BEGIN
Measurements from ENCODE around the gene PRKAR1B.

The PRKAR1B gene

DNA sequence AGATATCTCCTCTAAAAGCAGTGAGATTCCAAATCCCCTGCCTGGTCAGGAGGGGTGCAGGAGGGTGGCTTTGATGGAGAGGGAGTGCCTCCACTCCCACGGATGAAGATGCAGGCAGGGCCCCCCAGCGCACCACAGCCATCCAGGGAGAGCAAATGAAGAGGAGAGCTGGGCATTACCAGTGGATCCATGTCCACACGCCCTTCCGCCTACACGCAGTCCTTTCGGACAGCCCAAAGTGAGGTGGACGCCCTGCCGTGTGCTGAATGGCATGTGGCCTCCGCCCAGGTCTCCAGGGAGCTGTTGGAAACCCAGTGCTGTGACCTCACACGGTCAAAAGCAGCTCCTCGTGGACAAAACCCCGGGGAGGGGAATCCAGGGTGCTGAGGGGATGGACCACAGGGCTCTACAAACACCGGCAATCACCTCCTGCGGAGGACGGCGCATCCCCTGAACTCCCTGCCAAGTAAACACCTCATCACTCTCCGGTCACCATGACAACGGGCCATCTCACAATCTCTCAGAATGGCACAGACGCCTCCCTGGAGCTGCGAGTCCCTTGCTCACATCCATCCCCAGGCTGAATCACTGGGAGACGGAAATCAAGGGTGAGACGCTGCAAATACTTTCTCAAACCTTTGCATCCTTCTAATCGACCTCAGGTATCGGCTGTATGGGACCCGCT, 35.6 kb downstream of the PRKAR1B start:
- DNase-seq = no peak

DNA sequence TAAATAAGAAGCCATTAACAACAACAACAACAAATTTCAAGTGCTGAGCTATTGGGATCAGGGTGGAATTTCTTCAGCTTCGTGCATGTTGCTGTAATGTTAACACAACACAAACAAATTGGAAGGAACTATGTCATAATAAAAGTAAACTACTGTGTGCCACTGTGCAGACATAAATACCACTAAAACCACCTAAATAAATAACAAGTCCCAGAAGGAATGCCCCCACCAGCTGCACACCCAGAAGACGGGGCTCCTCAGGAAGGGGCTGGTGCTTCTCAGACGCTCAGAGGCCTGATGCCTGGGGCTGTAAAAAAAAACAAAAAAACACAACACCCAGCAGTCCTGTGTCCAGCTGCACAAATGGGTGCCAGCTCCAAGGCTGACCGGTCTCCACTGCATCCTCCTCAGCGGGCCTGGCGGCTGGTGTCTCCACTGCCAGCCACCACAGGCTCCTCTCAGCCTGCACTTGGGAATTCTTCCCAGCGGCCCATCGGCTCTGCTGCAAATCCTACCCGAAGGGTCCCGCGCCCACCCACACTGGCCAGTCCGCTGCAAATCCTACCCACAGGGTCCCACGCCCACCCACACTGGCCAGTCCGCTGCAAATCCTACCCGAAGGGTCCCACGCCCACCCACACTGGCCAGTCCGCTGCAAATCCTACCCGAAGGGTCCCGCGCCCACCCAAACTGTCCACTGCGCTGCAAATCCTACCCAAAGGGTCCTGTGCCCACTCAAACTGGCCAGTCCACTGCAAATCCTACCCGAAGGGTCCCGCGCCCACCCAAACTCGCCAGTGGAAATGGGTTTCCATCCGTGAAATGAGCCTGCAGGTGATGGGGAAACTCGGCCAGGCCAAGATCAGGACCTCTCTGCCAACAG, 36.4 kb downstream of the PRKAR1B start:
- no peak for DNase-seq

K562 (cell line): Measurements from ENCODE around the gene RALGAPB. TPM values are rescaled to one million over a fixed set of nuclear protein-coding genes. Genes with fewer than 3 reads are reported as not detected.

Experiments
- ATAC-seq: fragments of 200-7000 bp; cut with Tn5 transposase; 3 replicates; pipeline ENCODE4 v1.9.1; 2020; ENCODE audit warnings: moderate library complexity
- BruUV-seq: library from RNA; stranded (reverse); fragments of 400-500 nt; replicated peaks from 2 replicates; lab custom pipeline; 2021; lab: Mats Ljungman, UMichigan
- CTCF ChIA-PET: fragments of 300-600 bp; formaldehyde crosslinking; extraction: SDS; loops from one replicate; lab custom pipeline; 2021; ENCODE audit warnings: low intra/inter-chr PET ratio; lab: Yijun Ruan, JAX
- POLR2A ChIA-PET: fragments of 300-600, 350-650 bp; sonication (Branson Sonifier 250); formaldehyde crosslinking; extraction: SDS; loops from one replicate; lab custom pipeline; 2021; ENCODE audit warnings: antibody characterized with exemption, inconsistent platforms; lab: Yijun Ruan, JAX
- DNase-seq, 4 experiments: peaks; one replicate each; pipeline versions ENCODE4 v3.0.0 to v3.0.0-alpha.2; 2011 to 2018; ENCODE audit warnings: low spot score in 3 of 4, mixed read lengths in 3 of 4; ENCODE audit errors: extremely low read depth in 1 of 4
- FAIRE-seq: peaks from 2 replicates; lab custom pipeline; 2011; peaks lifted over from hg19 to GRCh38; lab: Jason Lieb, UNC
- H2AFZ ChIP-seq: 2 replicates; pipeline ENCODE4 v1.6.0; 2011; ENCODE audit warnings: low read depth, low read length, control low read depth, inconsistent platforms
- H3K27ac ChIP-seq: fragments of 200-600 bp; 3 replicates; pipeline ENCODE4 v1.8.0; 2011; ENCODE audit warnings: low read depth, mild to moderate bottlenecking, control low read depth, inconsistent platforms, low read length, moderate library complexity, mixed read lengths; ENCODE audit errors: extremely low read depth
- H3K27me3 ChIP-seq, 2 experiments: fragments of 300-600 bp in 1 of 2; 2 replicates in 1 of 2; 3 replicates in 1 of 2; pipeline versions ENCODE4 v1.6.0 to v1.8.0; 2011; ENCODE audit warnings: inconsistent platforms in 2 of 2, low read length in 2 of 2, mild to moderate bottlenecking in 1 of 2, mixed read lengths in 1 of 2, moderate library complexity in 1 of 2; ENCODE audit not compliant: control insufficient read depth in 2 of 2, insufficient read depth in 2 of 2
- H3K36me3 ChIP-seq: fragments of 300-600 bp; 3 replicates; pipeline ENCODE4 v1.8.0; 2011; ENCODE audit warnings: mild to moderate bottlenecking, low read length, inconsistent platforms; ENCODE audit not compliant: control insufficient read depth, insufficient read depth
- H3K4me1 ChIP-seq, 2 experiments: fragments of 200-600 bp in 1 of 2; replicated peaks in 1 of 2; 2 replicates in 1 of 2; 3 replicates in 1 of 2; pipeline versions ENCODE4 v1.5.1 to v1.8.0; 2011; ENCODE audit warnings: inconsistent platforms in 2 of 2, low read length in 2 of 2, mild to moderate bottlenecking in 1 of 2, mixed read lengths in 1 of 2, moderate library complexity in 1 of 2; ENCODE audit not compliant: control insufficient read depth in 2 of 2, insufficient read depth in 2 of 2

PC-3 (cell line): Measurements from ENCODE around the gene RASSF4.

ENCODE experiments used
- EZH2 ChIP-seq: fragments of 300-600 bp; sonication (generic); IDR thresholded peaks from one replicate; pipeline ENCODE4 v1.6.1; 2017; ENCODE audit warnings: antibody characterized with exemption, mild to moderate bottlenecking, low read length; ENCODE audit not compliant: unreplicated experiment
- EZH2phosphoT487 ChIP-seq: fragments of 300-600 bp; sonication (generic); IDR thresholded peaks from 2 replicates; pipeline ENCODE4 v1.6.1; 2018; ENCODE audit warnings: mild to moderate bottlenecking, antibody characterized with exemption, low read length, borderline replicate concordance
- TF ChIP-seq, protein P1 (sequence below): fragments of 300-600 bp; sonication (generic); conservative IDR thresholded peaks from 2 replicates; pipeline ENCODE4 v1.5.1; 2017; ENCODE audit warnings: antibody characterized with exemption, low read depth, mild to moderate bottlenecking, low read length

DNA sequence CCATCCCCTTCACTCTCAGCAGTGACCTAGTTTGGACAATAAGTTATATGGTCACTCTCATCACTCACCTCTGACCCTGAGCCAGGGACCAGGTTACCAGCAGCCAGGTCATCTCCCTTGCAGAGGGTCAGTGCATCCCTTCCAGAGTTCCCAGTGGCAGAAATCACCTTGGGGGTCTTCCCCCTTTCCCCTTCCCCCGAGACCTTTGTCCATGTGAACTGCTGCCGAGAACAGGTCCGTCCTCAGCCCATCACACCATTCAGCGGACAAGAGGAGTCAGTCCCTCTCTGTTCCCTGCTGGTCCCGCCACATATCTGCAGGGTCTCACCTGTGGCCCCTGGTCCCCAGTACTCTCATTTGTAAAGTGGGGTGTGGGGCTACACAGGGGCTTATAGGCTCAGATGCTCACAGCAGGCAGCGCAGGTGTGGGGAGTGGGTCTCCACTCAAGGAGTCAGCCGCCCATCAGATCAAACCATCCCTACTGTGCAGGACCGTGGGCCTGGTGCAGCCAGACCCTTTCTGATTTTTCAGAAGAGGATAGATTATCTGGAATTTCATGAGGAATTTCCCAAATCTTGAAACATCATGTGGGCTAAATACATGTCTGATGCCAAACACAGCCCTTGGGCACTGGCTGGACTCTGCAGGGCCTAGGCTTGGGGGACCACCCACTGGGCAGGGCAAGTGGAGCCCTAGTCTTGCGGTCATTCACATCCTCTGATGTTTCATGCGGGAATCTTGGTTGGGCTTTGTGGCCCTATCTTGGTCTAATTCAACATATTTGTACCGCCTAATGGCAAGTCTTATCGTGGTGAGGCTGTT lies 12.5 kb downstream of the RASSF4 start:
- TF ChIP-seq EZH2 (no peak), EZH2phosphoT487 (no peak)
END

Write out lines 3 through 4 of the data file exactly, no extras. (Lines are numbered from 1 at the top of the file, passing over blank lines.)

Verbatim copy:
DNA sequence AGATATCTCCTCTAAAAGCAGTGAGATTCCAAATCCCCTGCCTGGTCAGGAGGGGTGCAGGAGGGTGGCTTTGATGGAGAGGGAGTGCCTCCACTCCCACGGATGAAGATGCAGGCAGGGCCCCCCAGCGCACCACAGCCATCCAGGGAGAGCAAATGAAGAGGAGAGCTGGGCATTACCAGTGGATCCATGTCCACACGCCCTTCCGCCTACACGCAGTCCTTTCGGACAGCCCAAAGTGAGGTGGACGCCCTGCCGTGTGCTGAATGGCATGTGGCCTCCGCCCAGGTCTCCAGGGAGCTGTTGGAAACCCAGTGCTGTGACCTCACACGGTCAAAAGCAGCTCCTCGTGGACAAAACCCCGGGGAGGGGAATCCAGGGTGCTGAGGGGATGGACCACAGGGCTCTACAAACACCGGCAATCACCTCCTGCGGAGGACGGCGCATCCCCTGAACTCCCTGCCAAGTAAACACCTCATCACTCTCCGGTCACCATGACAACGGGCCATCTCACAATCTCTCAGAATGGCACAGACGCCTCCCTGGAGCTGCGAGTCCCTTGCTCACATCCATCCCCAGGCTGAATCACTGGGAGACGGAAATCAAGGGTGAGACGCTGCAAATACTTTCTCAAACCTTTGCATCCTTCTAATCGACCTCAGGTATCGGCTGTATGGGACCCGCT, 35.6 kb downstream of the PRKAR1B start:
- DNase-seq = no peak